Reader Questions School Board Leadership
I’m writing to express my support for House Bill (H.B.) 1130. Throughout 2021, Noblesville School Board President Joe Forgey repeatedly used his position as the supreme judge to determine what was and was not acceptable speech at school board meetings to silence parents and taxpayers whose comments he disliked.
Forgey regularly interrupted people (public comment starts at 52:50) during their 3-minutes of talk time and for two months held meetings virtually. He claimed the shift to virtual had something to do with COVID. However, the format change came after numerous parents (standing room only) went to an August board meeting to voice their displeasure with Superintendent Niedermeyer’s sudden and unexpected reversal from mask-optional to mask mandate, which Joe supported. Coincidence?
The August board meeting was boisterous at times. Parents were caught off guard by Beth’s mask decree. At the beginning of the school year, masks were optional. Then, around four o’clock on a Friday afternoon heading into a holiday weekend, the Superintendent’s office sends an email to parents communicating that the mask mandate was back in effect. People can debate the efficacy of masks. Some take as absolute truth whatever mask doctrine federal and state health officials give, no matter how fluid it is, others do their research and arrive at a different conclusion. Regardless, parents have every right to question mask mandates vigorously. Leadership is difficult. It’s not always unicorns and lollipops.
With one notable exception, Laura Alerding, the Noblesville School Board has all but relinquished their role in providing oversight on their one and only employee, the outgoing Superintendent, Beth Niedermeyer. For example, Beth was given the authority to dictate mask policy in Noblesville Schools without board approval. I want to think that a robust debate on the matter would have yielded a different result, but that is not likely given the weak leadership of Joe Forgey on this and other closely related issues.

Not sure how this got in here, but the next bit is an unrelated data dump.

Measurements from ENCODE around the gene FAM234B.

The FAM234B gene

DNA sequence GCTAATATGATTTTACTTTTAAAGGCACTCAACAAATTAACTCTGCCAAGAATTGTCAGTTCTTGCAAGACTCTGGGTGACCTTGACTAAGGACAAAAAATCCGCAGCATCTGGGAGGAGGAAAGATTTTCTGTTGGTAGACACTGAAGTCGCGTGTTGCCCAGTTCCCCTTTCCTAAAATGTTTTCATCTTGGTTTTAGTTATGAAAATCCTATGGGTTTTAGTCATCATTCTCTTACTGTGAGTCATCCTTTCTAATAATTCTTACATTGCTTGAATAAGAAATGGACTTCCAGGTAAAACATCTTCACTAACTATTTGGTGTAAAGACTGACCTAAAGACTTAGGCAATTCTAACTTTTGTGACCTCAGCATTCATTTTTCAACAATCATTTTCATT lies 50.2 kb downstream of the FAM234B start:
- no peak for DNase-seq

Censoring speech among adults, especially regarding the relationship between parents, taxpayers, and the school board, is gross negligence on the part of President Forgey. The good news is that there is a school board election coming up this year, and Joe is up for re-election. In the meantime, H.B. 1130 must pass the Senate and be signed into law by Governor Holcomb. I have little confidence in the Governor on a host of issues. He is far more interested in bowing to the teachers’ unions than talking with parents and taxpayers to understand their concerns when it comes to education. One fight at a time. First, let’s get this through the Senate.
Thank you, Representative Goodrich, for leading the way with H.B. 1130.